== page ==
From Pain to Remedy: This is How Randa found Home in Her Small Business – By Joy Mazahreh

Photographing for Jira – Capturing Grace on a  journey through Jordan

Recently I had the privilege of working with Joy Mazahreh in the country of Jordan. Joy conducted interviews with refugee families while I photographed. I am now so excited to share Joy’s stories on my blog from our time with JIRA. I am so grateful to call Joy my Capturing Grace partner, and I know that you will be inspired by her story as well as her writings. – Ronnie

Randa is a third generation Palestinian immigrant. She was born in Amman and was married to her husband at the age of sixteen. Living under harsh economic circumstances, Randa never lost hope. After raising four wonderful children, she volunteered her time to teach young and underprivileged women and girls to take care of their skin, hair, and body–something she has always been passionate about.

One day, during olive picking season, Randa noticed the amount of waste olive picking produces. Not only do many olives escape the baskets and are left on the floor, but oil making processes also leave lots of seeds and branches behind. Randa could tell that the waste had lots of hidden potential. Looking at the sparkle in her eyes, you can easily tell that this is her philosophy in life: nothing is left behind, and there is a solution for every problem.

Although people doubted Randa’s possibility of creating something out of simple branches, she was actually able to create incense out of them. When we asked Randa to tell us her story, she started by saying: “I am a patient woman, and I have a supportive husband. I am Randa, and I am the only person who makes incense, essential oils, and beauty products out of olive branches in Jordan.”

We were all amazed by the variety of products Randa was able to produce out of one simple branch. On the counter, Randa had a display of natural creams, skin care products, linen and air fresheners, hair care products, laundry wash, candles, and more! I pointed to one of the products and asked what it was. To my surprise, she said, “This is 17in1! It cleans anything you want!” We all laughed. But, we were so impressed not only by the quality of what Randa makes but also her passion in talking about her work.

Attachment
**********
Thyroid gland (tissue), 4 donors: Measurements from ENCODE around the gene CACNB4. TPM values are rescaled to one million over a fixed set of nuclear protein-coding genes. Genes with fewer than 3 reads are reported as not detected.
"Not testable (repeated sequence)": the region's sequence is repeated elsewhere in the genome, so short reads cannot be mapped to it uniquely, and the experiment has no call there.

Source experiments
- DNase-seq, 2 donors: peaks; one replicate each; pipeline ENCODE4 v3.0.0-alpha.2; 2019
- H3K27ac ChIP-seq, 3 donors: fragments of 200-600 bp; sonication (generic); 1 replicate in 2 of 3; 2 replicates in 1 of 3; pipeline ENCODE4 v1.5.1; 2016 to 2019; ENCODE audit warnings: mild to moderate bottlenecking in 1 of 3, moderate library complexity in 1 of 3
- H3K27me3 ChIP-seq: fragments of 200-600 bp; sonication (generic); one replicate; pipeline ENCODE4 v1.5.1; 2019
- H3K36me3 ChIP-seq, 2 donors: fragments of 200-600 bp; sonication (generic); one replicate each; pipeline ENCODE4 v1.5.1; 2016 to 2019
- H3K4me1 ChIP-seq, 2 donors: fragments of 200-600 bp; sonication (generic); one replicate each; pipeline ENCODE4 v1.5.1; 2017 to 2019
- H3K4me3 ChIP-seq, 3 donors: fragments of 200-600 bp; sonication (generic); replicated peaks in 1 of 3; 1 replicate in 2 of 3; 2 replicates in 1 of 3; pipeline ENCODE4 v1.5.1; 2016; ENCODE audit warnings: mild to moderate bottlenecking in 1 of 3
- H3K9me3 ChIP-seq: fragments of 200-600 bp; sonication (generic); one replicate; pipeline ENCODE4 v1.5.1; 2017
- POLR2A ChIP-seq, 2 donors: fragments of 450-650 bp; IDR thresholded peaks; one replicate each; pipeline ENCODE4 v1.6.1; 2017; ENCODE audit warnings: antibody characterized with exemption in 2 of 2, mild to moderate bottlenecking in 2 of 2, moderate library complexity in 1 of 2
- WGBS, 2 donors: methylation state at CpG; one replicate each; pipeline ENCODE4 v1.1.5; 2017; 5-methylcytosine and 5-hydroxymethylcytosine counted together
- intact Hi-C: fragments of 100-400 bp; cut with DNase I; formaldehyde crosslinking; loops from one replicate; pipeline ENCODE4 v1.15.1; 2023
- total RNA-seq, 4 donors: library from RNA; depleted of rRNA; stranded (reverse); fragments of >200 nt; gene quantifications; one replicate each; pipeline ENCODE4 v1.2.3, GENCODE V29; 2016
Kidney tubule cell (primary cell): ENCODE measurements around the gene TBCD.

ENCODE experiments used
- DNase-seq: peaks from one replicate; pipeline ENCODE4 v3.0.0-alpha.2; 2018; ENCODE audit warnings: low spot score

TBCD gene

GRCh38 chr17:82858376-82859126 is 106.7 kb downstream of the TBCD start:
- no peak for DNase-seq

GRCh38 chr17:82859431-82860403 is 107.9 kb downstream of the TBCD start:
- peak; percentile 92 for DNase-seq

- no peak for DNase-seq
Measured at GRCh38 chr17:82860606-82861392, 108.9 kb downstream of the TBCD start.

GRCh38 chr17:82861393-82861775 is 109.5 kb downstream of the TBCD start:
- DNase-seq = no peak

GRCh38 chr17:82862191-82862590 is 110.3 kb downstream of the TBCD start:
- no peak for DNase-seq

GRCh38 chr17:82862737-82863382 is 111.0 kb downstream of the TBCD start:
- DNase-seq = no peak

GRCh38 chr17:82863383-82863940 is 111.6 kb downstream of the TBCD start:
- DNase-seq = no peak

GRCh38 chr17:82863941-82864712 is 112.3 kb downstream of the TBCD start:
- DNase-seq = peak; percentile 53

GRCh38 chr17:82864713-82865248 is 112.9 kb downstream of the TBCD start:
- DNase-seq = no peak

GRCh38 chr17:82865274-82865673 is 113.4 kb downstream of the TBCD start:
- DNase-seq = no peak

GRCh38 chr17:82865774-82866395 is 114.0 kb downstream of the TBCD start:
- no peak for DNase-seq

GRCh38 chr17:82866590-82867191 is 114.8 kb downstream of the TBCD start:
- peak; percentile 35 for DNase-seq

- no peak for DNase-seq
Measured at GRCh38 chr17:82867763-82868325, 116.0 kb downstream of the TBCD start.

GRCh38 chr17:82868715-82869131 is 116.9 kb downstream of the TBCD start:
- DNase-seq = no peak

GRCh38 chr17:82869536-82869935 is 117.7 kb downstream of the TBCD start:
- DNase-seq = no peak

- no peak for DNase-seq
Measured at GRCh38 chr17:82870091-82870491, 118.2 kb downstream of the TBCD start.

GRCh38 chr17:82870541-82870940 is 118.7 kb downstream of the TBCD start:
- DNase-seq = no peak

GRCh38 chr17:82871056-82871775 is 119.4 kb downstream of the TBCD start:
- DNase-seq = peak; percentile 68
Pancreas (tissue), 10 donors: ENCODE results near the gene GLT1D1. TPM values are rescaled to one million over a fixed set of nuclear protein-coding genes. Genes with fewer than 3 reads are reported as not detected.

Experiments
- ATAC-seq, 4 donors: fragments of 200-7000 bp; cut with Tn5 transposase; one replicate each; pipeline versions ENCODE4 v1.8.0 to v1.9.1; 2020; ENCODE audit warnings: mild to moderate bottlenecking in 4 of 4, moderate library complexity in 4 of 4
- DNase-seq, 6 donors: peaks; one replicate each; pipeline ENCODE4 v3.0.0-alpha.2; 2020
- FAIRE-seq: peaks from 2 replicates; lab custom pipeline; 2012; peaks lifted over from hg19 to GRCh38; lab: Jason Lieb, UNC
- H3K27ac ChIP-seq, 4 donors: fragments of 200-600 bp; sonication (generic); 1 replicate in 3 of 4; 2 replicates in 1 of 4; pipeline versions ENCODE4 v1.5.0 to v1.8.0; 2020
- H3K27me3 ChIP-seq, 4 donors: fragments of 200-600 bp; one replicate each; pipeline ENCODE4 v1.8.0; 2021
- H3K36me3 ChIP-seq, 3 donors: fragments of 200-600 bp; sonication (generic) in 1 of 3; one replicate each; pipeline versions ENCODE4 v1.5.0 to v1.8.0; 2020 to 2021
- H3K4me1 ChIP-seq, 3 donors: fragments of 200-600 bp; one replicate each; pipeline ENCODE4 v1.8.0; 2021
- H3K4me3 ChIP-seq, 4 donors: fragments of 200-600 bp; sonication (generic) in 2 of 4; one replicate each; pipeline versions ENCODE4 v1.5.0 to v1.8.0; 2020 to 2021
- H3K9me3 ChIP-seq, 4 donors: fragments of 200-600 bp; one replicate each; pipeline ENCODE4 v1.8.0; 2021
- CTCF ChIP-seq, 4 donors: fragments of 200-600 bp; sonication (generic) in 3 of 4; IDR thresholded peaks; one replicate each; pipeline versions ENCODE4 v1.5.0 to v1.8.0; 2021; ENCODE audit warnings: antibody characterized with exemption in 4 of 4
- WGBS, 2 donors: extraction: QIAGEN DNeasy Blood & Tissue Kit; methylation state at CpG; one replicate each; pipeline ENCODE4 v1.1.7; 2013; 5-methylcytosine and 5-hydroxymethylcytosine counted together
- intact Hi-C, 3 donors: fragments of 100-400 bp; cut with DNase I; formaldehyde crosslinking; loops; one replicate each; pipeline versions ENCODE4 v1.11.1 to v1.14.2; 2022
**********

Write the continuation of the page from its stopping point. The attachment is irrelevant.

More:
When Joy asked her how the small business came to be, Randa said that it all started with her family. Whenever a grandchild would get sick, or a family member would appear allergic to a certain product, Randa would work hard along with her husband in the kitchen to find an all-organic alternative or remedy. She told us that it has been seven years since they have bought any beauty or cleaning products from the store, because Randa makes everything at home.

She also told us how when one of her daughters had curly hair, Randa immediately started working on curly hair products. “I do it for my family,” she said, since her small business is the main source of income for the family.

JIRA worked closely with Randa to brand her small business as well as to assist her with the necessary tools to manage and sustain it. Randa’s husband was kind enough to explain to us her brand’s name, Lavanar. He said that Randa always carried a beautiful smell with her wherever she was, and people around her gave her the nickname, the fragrance lady. He said that Lavanar means the same in Tamil.

Also, because Randa does not hold a degree in pharmaceuticals, JIRA helped get all her products tested and approved in the lab to make sure her customers trust that all her products are medically tested and accurate. Although it has been seven years since Randa started her business, she has been certified in the last three years which gave her project a big push in her market.